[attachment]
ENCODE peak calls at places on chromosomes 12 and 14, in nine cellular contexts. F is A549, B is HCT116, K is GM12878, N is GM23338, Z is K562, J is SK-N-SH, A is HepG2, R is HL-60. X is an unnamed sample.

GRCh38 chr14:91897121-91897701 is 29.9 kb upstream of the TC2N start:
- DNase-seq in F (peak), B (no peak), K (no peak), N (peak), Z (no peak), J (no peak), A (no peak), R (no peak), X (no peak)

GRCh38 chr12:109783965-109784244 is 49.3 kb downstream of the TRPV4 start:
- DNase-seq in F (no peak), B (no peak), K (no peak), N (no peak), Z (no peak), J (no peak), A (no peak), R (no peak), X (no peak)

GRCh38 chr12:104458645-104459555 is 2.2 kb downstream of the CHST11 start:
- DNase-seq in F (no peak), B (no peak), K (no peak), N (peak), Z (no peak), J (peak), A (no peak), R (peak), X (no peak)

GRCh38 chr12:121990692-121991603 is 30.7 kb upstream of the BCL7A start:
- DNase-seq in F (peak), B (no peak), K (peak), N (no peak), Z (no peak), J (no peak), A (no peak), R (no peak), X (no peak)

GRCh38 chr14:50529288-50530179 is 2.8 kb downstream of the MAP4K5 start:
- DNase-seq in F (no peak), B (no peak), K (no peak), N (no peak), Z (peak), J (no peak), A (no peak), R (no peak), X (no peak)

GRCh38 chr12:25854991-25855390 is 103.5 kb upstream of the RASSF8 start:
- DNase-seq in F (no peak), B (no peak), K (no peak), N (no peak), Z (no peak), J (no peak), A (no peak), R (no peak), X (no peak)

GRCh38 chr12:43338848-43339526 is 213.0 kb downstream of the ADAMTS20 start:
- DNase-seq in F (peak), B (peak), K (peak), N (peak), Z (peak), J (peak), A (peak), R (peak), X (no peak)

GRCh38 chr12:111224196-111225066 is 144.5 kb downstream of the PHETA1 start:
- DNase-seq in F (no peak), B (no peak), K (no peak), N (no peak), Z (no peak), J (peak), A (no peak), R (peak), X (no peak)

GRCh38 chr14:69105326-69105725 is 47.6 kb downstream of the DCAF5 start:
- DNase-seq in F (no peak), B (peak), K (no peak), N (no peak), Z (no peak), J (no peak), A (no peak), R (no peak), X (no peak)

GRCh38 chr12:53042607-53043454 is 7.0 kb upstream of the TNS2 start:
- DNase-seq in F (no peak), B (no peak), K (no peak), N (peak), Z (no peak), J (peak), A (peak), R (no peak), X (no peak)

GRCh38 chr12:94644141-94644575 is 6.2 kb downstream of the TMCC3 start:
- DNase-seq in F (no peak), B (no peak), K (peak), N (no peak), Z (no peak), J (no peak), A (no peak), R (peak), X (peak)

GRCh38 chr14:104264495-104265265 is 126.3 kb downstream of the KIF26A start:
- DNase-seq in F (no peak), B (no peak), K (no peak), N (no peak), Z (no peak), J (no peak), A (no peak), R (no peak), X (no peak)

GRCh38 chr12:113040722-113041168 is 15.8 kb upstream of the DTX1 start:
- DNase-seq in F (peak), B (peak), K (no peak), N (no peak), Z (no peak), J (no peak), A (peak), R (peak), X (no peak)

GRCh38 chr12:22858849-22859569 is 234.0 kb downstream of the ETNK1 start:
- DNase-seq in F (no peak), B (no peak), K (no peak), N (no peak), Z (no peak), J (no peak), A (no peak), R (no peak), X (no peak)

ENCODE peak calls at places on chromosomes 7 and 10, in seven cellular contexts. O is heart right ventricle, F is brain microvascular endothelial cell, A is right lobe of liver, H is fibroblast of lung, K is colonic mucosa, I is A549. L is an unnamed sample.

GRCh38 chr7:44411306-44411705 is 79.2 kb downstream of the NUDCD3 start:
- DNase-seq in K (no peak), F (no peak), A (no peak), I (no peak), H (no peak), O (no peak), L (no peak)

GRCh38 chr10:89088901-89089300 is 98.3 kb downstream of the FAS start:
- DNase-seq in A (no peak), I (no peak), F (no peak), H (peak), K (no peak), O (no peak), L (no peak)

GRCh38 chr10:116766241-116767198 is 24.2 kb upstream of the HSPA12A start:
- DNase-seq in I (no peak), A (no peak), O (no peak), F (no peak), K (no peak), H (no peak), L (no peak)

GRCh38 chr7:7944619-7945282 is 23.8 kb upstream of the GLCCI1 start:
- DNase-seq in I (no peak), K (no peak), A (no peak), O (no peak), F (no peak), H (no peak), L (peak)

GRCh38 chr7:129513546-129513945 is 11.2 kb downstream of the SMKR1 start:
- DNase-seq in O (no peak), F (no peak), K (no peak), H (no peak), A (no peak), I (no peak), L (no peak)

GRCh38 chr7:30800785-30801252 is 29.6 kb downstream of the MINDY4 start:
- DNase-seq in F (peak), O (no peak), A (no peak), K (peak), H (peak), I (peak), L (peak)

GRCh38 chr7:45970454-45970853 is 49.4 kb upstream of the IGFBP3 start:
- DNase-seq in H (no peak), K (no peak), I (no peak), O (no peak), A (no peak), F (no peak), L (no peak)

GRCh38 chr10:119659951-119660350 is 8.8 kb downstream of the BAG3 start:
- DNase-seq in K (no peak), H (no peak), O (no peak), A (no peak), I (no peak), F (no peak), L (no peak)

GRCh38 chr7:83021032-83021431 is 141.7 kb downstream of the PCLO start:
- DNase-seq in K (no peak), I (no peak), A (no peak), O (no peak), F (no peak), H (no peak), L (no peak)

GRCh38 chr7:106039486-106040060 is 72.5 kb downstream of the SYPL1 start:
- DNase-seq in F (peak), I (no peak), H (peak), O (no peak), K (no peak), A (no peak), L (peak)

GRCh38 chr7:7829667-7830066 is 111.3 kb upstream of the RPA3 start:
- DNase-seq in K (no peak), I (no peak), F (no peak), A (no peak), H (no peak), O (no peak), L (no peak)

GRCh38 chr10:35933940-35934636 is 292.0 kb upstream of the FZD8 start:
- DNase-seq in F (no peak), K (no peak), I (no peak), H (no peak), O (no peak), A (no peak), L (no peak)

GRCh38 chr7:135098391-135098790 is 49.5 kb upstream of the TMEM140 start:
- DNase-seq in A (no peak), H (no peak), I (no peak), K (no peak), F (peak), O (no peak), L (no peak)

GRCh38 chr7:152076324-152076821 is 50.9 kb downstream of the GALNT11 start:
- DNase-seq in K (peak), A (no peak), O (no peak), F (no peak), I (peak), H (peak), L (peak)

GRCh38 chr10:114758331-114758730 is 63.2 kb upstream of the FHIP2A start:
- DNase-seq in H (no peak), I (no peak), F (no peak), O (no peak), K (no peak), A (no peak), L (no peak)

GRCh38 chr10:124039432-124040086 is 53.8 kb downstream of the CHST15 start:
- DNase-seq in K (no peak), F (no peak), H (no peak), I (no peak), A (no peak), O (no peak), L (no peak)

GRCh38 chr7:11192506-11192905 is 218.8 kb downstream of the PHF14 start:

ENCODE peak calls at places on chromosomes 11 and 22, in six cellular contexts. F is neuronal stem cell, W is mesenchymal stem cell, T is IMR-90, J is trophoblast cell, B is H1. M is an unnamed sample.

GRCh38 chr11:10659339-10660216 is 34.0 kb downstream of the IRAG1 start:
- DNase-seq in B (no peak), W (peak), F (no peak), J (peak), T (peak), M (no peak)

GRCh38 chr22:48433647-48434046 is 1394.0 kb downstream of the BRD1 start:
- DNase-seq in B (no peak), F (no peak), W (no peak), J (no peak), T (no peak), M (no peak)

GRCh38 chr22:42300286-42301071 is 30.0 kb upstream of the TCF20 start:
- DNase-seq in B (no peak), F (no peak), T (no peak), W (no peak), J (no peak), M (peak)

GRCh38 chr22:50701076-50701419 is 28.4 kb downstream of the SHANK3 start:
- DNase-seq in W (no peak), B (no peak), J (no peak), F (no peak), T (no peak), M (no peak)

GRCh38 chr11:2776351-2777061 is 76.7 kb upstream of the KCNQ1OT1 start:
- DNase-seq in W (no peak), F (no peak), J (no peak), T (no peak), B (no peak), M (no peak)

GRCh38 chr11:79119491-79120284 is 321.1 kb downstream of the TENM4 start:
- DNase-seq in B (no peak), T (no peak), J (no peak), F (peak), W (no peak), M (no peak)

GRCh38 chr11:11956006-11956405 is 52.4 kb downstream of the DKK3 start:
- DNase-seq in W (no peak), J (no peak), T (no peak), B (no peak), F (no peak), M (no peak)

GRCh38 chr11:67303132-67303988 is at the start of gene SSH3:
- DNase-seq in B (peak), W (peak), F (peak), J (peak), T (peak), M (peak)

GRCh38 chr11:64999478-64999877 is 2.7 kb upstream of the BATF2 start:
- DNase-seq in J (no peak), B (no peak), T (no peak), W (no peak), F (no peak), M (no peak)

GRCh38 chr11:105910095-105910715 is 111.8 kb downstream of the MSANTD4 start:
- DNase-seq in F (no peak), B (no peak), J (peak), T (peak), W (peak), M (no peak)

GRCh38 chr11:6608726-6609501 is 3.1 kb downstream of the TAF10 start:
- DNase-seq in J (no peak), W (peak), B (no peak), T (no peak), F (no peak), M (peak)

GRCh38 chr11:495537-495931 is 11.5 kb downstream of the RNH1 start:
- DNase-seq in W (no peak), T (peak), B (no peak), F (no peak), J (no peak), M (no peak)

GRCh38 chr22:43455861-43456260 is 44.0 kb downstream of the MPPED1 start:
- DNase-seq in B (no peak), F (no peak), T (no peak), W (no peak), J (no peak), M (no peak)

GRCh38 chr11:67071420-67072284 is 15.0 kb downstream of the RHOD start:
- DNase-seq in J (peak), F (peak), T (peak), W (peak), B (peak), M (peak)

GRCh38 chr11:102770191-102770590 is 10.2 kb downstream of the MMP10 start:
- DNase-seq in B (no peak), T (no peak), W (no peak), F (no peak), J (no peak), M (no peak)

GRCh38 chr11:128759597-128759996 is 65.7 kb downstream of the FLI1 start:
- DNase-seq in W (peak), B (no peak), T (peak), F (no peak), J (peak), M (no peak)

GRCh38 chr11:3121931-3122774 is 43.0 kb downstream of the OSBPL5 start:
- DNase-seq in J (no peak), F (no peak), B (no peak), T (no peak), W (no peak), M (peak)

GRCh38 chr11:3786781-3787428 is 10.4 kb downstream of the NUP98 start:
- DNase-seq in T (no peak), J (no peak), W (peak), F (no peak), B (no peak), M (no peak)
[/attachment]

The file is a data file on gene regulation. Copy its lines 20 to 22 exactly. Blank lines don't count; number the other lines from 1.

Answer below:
GRCh38 chr12:53042607-53043454 is 7.0 kb upstream of the TNS2 start:
- DNase-seq in F (no peak), B (no peak), K (no peak), N (peak), Z (no peak), J (peak), A (peak), R (no peak), X (no peak)

GRCh38 chr12:94644141-94644575 is 6.2 kb downstream of the TMCC3 start: